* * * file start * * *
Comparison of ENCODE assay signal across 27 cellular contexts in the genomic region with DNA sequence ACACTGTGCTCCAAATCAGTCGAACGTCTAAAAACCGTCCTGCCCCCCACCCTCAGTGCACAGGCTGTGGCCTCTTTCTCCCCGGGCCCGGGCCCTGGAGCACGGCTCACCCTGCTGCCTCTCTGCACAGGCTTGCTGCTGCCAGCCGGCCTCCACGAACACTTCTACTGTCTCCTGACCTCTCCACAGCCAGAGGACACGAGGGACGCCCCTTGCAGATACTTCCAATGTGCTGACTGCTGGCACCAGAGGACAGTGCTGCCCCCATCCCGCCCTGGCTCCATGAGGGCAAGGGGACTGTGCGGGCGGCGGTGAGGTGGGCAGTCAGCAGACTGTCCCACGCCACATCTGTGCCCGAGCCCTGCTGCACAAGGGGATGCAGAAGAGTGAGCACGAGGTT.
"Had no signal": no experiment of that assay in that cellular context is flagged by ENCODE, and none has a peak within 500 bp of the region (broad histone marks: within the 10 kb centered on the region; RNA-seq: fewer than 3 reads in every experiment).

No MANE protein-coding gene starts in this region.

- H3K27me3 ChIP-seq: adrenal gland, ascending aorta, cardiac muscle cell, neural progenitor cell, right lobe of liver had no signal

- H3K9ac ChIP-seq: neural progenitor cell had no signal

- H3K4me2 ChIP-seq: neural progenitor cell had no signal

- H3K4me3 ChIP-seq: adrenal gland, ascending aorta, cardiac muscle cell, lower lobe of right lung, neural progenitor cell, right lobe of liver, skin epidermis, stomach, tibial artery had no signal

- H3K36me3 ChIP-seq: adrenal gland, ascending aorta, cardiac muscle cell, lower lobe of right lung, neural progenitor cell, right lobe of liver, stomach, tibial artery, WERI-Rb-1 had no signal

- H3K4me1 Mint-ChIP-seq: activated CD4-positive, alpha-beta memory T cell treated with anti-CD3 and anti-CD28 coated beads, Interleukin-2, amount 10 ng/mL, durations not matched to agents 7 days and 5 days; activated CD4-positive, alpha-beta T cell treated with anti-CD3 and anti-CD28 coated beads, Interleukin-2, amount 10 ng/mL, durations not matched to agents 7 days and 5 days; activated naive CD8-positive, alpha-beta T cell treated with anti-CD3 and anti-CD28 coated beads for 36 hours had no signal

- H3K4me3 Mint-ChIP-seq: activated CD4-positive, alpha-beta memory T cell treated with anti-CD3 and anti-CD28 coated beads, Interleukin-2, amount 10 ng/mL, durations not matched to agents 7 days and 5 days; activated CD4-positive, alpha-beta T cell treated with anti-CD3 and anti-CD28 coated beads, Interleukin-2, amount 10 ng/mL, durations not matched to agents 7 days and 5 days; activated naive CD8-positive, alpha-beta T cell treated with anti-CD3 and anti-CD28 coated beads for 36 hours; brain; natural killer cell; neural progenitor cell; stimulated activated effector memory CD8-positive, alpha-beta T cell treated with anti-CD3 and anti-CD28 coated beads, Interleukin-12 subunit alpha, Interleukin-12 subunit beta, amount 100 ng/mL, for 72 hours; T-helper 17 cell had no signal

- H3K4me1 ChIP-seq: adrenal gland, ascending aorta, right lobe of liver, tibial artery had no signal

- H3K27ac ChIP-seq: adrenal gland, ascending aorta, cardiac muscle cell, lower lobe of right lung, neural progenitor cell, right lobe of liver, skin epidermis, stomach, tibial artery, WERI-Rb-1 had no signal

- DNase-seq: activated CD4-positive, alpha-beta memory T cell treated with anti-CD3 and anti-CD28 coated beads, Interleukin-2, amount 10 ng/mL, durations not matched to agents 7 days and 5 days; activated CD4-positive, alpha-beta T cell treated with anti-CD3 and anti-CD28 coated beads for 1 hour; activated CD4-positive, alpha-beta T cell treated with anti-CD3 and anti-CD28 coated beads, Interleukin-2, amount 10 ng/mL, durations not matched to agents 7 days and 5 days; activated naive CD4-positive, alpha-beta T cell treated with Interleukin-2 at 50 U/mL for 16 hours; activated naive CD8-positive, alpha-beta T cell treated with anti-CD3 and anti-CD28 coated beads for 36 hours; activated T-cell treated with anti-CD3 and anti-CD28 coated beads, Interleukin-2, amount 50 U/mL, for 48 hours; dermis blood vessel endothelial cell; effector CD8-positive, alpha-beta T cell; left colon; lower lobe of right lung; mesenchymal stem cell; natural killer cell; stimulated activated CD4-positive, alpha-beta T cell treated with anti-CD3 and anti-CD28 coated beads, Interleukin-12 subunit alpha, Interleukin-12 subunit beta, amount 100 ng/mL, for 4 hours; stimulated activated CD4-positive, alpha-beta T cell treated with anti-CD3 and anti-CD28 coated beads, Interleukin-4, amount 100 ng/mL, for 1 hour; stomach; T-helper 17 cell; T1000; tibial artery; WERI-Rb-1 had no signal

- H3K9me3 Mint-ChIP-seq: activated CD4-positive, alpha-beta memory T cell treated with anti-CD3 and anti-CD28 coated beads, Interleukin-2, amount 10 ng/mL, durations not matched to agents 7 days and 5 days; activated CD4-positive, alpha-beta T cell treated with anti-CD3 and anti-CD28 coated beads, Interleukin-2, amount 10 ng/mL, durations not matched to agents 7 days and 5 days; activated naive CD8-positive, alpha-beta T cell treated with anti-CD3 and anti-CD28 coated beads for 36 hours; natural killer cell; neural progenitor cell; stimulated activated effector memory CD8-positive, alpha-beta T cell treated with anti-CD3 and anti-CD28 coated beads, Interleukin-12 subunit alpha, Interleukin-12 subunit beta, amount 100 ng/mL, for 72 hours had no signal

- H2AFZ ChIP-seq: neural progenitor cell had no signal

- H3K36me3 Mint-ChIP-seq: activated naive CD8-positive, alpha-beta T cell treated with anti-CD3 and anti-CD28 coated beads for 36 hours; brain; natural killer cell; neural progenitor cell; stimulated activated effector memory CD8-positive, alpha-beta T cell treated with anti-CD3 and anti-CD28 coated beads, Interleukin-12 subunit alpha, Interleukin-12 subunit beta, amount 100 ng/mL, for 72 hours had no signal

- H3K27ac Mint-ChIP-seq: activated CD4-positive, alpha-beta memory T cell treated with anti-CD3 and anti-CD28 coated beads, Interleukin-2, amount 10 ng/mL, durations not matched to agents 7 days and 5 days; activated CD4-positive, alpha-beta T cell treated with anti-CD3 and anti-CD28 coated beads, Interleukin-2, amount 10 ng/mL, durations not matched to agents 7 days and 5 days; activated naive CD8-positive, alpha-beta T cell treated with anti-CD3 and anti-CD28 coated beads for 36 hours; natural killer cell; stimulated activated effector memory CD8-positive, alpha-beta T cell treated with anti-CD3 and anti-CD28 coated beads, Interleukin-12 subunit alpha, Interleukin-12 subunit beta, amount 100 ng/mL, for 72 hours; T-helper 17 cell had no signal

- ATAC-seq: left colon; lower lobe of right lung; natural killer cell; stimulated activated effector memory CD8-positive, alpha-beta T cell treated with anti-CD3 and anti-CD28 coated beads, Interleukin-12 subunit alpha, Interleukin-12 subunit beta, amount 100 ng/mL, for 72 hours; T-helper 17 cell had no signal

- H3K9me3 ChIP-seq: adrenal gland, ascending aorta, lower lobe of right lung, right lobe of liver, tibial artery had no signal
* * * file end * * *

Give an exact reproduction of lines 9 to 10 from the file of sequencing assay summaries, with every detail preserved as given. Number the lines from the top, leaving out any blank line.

- H3K4me1 Mint-ChIP-seq: activated CD4-positive, alpha-beta memory T cell treated with anti-CD3 and anti-CD28 coated beads, Interleukin-2, amount 10 ng/mL, durations not matched to agents 7 days and 5 days; activated CD4-positive, alpha-beta T cell treated with anti-CD3 and anti-CD28 coated beads, Interleukin-2, amount 10 ng/mL, durations not matched to agents 7 days and 5 days; activated naive CD8-positive, alpha-beta T cell treated with anti-CD3 and anti-CD28 coated beads for 36 hours had no signal

- H3K4me3 Mint-ChIP-seq: activated CD4-positive, alpha-beta memory T cell treated with anti-CD3 and anti-CD28 coated beads, Interleukin-2, amount 10 ng/mL, durations not matched to agents 7 days and 5 days; activated CD4-positive, alpha-beta T cell treated with anti-CD3 and anti-CD28 coated beads, Interleukin-2, amount 10 ng/mL, durations not matched to agents 7 days and 5 days; activated naive CD8-positive, alpha-beta T cell treated with anti-CD3 and anti-CD28 coated beads for 36 hours; brain; natural killer cell; neural progenitor cell; stimulated activated effector memory CD8-positive, alpha-beta T cell treated with anti-CD3 and anti-CD28 coated beads, Interleukin-12 subunit alpha, Interleukin-12 subunit beta, amount 100 ng/mL, for 72 hours; T-helper 17 cell had no signal